The mosaic inscription is inserted in a panel placed along the ambulacrum surrounding the peristyle, near the central part of the eastern side, in an area close to the steps leading to the upper level of the corridor of the great hunt. According to studies, the panel was inserted after the general composition of the figurative device that characterises the portico.
The strip is decorated in mosaic with a kantharos, from which plant elements and millet branches pour out, and bears the name Bonifatius alongside the design of some bars, identifiable as the Roman numerals: II, III and IIII.
The name Bonifatius had already been found in African mosaics from the 3rd and 4th century; as was the case of a mosaic from Tunisia where the name Bonifa[tius] is linked to the figure of a venator, “hunter”, within a wider composition with protagonists of the games in the amphitheatre.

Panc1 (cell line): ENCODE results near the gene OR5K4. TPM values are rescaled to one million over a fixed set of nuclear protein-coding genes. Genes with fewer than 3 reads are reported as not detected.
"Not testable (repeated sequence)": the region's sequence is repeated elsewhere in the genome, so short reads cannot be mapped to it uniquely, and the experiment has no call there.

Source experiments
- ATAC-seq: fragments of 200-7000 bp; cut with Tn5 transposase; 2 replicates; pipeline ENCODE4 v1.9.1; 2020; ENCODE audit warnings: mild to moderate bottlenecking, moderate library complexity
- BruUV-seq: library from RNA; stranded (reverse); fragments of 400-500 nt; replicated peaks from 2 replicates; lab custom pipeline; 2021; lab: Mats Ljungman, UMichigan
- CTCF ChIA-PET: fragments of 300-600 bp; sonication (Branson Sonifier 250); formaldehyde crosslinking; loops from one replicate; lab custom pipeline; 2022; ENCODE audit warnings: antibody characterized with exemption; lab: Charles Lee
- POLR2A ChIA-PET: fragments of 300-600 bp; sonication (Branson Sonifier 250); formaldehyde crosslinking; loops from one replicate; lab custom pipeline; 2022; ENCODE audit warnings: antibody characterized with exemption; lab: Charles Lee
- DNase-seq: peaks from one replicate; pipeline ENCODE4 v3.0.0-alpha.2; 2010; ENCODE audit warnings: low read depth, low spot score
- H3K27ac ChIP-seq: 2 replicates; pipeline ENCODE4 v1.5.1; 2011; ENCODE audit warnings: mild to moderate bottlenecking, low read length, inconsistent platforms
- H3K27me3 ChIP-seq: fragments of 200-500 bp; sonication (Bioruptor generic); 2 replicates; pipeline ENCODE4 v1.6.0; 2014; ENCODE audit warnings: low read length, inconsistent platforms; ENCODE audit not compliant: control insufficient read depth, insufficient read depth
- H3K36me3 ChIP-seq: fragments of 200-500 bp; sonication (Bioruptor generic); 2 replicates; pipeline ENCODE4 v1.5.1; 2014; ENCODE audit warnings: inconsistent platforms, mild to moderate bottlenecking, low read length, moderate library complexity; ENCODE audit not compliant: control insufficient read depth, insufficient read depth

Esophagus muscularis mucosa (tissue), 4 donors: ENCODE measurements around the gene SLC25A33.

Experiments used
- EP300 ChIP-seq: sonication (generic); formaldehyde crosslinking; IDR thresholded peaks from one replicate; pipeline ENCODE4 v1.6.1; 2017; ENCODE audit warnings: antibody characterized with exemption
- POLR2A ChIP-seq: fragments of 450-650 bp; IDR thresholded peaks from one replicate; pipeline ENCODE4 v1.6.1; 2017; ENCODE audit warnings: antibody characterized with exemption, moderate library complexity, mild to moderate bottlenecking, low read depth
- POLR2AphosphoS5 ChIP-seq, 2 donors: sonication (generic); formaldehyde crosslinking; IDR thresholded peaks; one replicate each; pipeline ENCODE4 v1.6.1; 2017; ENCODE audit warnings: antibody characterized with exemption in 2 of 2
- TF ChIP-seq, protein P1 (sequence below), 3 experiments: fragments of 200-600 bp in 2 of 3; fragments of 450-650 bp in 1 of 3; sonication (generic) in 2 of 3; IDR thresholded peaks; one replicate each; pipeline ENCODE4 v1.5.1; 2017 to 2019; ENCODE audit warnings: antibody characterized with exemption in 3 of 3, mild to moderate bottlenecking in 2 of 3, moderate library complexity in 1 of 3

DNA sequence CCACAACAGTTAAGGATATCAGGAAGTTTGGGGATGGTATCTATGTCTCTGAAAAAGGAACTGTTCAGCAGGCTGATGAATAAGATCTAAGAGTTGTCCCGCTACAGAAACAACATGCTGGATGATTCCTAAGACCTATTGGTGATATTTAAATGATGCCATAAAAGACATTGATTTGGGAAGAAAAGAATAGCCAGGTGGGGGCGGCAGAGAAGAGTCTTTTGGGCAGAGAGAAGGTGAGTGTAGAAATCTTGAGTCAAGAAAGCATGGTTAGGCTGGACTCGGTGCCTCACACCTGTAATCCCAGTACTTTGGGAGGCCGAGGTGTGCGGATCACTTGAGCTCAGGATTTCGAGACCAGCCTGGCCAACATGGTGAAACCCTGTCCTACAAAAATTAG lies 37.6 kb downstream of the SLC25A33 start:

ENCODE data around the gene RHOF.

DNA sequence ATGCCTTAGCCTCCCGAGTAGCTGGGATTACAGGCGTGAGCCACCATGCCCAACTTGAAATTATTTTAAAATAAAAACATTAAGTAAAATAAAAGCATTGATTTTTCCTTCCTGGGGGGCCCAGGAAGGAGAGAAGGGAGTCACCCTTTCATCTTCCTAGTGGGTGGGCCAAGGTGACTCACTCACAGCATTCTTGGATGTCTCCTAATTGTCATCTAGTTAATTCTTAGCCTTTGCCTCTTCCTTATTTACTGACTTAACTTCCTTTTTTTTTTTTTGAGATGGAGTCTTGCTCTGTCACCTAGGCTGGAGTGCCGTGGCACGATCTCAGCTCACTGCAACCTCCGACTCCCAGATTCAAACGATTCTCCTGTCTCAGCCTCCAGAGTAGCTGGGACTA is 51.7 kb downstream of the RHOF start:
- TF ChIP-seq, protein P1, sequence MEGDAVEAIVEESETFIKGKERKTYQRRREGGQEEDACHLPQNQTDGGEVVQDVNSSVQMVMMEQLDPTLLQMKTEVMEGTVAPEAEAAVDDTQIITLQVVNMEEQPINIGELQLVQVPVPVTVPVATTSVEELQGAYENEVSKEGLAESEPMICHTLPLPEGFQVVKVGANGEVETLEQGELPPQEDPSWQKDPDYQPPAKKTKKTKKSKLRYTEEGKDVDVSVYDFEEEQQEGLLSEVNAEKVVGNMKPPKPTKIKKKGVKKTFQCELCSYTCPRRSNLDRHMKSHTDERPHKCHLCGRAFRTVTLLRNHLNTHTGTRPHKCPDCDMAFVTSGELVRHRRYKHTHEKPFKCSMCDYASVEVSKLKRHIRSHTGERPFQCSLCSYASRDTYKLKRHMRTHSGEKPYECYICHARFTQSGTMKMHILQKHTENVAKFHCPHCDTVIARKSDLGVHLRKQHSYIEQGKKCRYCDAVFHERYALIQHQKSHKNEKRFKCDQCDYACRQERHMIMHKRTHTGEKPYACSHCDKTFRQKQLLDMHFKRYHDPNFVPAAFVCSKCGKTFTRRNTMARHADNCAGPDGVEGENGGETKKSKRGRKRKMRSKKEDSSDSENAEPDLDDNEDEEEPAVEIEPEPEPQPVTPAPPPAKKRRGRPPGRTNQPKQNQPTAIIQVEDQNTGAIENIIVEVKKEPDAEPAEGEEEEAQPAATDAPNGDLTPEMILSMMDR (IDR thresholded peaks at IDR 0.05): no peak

The name has an auspicious meaning and some fighters or charioteers of the circus even had a “battle name” with an eloquent meaning, often referring to their skills.
The marks II, III and IIII, according to a recent interpretation, have been identified as numerals, each corresponding to a different sodalitas, like a present-day corporation. The African sodalitates of venatores organised all aspects of venationes, from finding the beasts to fighting against them in the amphitheatre, but also exhibiting particular animals.
In the Bonifatius mosaic you can find millet branches, figures, and in the border of the opposite side, ivy leaves.
The position of the panel, in front of the stairs leading to the ambulacrum of the Great Hunt, where the capture of the animals to be used for venationes is represented, places the elements analysed above in close correlation, even if, as current studies stand, there is no one shared interpretation.